If I'm reading the Washington Post explanation right, the flipping money goes to communities, to keep hard hit neighborhoods from falling apart - so it's not going to individuals who could screw up a flip. That's not to say corrupt local politicians won't use the money to their advantage, but that's always a possibility. But part of the package does help lenders and individuals try and stave off some foreclosures and that's important, unless you figure a surge in the homeless population will help the country. You can't blame the mortgage crisis solely on individuals - they couldn't have gotten the loans without unscrupulous lenders. And these loans were pretty aggressively marketed. For this crisis to impact financial markets in other countries means there were a lot of banks and institutions that thought they were going to make a killing.
UnDave35 UnDave35 9 years
Great. Our country is going to finance something that hasn't yet hit bottom, so more people can try the RISKY business of flipping house, and more people can get foreclosed on..... Is our government stuck on stupid?
LibertySugar LibertySugar 9 years
But what about the risk of these neighborhoods turning into abandoned and dangerous places? Do we have to swallow our frustration with the lenders to prevent more crime and destitute, which negatively impact average citizens? I feel like there are (at least) two sides to this complicated issue, and it's tough to figure out where to stand.
hypnoticmix hypnoticmix 9 years
I agree that we shouldn't reward reckless investments. However, I just think it's funny how the gov. wasn't complaining much when the investments where rolling in, in fact they were encouraging the investments. In my eldest sisters case her husband was forced to retire early due to health issues and as a result of his health issues they were forced to let go the home. It was very sad because it was their dream home that they worked hard for twenty five years to buy and now they live with their eldest daughter. I think the bail out should be on a case by case basis and the broad brush approach of the bill is not the answer. I agree with President Bush on this matter.
cine_lover cine_lover 9 years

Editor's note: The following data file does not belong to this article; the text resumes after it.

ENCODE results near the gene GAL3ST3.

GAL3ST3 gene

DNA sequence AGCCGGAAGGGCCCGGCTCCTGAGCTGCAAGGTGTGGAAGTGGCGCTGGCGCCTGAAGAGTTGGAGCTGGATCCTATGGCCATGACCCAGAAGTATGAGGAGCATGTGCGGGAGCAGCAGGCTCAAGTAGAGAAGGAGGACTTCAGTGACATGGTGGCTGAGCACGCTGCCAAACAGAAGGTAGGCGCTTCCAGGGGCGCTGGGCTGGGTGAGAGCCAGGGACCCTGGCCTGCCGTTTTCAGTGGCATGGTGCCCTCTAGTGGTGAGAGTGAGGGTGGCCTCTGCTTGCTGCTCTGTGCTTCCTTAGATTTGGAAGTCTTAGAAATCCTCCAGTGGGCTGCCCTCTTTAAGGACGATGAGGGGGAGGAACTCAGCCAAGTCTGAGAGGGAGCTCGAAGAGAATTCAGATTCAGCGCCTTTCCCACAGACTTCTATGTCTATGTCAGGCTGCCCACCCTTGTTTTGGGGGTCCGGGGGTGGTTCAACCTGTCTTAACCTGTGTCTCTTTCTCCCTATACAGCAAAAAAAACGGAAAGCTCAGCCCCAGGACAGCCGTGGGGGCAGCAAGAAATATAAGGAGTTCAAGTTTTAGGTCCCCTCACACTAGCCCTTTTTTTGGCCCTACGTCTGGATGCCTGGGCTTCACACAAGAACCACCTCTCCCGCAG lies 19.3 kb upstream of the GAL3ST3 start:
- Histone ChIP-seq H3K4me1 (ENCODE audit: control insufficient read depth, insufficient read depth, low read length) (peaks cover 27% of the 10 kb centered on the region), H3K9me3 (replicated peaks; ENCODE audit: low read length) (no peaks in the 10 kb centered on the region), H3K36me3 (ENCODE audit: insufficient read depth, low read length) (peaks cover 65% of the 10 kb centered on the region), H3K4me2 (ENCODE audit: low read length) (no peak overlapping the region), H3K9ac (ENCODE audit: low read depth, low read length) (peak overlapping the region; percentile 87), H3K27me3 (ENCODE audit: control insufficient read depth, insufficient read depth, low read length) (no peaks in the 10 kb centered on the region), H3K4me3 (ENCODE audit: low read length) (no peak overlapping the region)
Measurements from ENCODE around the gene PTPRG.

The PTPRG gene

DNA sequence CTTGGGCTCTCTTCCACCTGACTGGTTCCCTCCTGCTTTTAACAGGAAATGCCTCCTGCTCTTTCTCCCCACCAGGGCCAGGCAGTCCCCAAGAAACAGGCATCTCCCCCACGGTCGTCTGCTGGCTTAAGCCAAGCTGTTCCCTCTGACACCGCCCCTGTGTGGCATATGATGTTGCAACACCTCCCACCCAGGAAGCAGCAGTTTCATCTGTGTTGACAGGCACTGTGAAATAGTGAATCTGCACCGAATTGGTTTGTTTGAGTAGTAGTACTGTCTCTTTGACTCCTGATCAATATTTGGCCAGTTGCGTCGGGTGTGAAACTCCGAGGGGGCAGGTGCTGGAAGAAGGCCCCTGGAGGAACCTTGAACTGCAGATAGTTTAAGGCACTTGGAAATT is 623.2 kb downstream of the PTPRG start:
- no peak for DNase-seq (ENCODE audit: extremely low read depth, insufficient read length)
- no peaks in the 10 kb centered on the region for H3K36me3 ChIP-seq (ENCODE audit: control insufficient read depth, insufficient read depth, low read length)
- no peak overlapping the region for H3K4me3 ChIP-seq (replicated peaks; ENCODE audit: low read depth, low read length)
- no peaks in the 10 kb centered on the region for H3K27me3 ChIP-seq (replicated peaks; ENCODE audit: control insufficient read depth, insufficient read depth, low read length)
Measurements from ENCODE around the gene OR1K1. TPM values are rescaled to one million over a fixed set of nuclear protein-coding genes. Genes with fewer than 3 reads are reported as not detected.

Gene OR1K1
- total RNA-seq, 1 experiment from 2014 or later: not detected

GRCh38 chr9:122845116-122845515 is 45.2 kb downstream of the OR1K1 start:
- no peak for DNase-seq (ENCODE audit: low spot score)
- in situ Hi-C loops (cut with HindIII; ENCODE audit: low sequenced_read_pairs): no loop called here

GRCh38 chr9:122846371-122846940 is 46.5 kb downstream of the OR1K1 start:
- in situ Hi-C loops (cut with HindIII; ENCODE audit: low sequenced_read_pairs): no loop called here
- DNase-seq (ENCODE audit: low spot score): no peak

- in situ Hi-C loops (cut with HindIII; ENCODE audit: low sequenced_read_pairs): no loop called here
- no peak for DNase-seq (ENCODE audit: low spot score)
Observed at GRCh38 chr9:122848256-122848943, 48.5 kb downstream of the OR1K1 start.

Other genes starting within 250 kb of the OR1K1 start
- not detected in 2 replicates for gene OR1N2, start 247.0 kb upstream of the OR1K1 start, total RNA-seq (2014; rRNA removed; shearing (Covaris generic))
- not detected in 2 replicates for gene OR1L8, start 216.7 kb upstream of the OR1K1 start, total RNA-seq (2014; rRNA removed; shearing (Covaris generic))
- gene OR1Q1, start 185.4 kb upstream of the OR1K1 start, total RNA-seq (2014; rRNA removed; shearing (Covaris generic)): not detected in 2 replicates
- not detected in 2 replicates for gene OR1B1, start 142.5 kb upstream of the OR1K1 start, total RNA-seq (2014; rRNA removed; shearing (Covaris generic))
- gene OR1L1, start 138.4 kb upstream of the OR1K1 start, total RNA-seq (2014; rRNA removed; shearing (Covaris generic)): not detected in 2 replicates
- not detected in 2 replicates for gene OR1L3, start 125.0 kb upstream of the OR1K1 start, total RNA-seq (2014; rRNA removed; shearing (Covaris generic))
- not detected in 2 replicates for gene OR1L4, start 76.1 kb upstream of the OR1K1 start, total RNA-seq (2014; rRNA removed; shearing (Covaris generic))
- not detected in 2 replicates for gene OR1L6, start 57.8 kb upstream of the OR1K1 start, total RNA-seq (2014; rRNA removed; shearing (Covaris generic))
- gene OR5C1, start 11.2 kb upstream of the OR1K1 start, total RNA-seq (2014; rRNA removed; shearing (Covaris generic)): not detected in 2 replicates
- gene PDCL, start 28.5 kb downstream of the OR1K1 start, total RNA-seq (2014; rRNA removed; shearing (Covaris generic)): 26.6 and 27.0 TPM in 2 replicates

Be still my heart. I agree with Bush for the first time in a long time. I am with Skinny on this one!
bellaressa bellaressa 9 years
Who is buying these flips? When these flippers buy property they are putting their livelihood in jeopardy, if the property sits on the market they are paying their mortgage and the mortgage of the house they are trying to flip. Very risky, especially during this time. People need to realize it takes more than just a desire to be a home owner, it takes work, money, and dependability. I can't believe they dedicated a bill to this; seems they have nothing better to do.
mini_pixie mini_pixie 9 years
I think a better solution to this problem might be to make sure home buyers can get loans that will pay for the house as well as any needed improvements to it. That way the houses will be improved, keeping neighborhoods from devolving into ghost towns or getting totally run down, but they will be purchased by people who want to live there not make a quick buck.
Shopaholichunny Shopaholichunny 9 years
I agree with skinnymarie!
stephley stephley 9 years
I think its a little cynical to focus on the flipping part of the housing rescue package, and not mention that the House also passed a measure that would create a $300-Billion dollar mortgage insurance fund. It's a start.
KrisSugar KrisSugar 9 years
it seems like you can flip all the houses you want, but if no one can afford to buy it after you flip it, well there isn't much point.
SkinnyMarie SkinnyMarie 9 years
OMG I think I agree with our president for the first time in almost 8 years! man... I agree that people put themselves into this on their own. And to give money to people who are flipping is the wrong person to give it to, because they are just trying to profit off of the house by making drastic-minuscule improvements. That is what caused the bubble in the first place, and now the bubble has popped and those people are SOOL.